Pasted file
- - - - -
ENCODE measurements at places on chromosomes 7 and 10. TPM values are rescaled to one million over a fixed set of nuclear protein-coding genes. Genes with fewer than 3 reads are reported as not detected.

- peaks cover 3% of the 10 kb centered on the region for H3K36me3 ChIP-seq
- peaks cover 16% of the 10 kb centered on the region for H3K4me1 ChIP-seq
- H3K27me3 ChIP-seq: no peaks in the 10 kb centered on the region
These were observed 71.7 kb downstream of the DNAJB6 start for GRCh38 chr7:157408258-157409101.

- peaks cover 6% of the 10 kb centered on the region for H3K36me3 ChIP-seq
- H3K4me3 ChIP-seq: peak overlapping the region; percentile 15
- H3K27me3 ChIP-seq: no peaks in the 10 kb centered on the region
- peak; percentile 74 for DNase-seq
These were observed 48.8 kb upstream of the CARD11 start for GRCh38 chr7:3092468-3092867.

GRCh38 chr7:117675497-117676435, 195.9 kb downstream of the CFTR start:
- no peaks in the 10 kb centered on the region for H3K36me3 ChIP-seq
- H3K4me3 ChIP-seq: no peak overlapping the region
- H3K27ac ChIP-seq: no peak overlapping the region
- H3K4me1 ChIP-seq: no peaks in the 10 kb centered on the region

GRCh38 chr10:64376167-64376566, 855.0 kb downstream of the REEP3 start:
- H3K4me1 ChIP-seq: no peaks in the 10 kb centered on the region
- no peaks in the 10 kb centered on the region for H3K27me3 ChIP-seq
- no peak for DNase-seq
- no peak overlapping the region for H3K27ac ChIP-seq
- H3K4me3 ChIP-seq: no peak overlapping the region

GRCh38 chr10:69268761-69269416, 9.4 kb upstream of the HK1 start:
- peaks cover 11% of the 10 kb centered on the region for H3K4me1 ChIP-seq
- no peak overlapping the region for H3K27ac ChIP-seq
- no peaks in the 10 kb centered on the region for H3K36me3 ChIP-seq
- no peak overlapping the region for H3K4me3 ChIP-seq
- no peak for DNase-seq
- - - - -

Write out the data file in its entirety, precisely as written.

ENCODE measurements at places on chromosomes 7 and 10. TPM values are rescaled to one million over a fixed set of nuclear protein-coding genes. Genes with fewer than 3 reads are reported as not detected.

- peaks cover 3% of the 10 kb centered on the region for H3K36me3 ChIP-seq
- peaks cover 16% of the 10 kb centered on the region for H3K4me1 ChIP-seq
- H3K27me3 ChIP-seq: no peaks in the 10 kb centered on the region
These were observed 71.7 kb downstream of the DNAJB6 start for GRCh38 chr7:157408258-157409101.

- peaks cover 6% of the 10 kb centered on the region for H3K36me3 ChIP-seq
- H3K4me3 ChIP-seq: peak overlapping the region; percentile 15
- H3K27me3 ChIP-seq: no peaks in the 10 kb centered on the region
- peak; percentile 74 for DNase-seq
These were observed 48.8 kb upstream of the CARD11 start for GRCh38 chr7:3092468-3092867.

GRCh38 chr7:117675497-117676435, 195.9 kb downstream of the CFTR start:
- no peaks in the 10 kb centered on the region for H3K36me3 ChIP-seq
- H3K4me3 ChIP-seq: no peak overlapping the region
- H3K27ac ChIP-seq: no peak overlapping the region
- H3K4me1 ChIP-seq: no peaks in the 10 kb centered on the region

GRCh38 chr10:64376167-64376566, 855.0 kb downstream of the REEP3 start:
- H3K4me1 ChIP-seq: no peaks in the 10 kb centered on the region
- no peaks in the 10 kb centered on the region for H3K27me3 ChIP-seq
- no peak for DNase-seq
- no peak overlapping the region for H3K27ac ChIP-seq
- H3K4me3 ChIP-seq: no peak overlapping the region

GRCh38 chr10:69268761-69269416, 9.4 kb upstream of the HK1 start:
- peaks cover 11% of the 10 kb centered on the region for H3K4me1 ChIP-seq
- no peak overlapping the region for H3K27ac ChIP-seq
- no peaks in the 10 kb centered on the region for H3K36me3 ChIP-seq
- no peak overlapping the region for H3K4me3 ChIP-seq
- no peak for DNase-seq